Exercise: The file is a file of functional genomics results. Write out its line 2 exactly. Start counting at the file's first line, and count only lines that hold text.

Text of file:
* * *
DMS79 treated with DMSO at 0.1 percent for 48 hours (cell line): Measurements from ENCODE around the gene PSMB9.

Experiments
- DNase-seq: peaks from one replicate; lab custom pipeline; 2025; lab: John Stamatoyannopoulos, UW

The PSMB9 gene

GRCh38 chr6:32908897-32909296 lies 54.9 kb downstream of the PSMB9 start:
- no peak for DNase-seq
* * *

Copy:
Experiments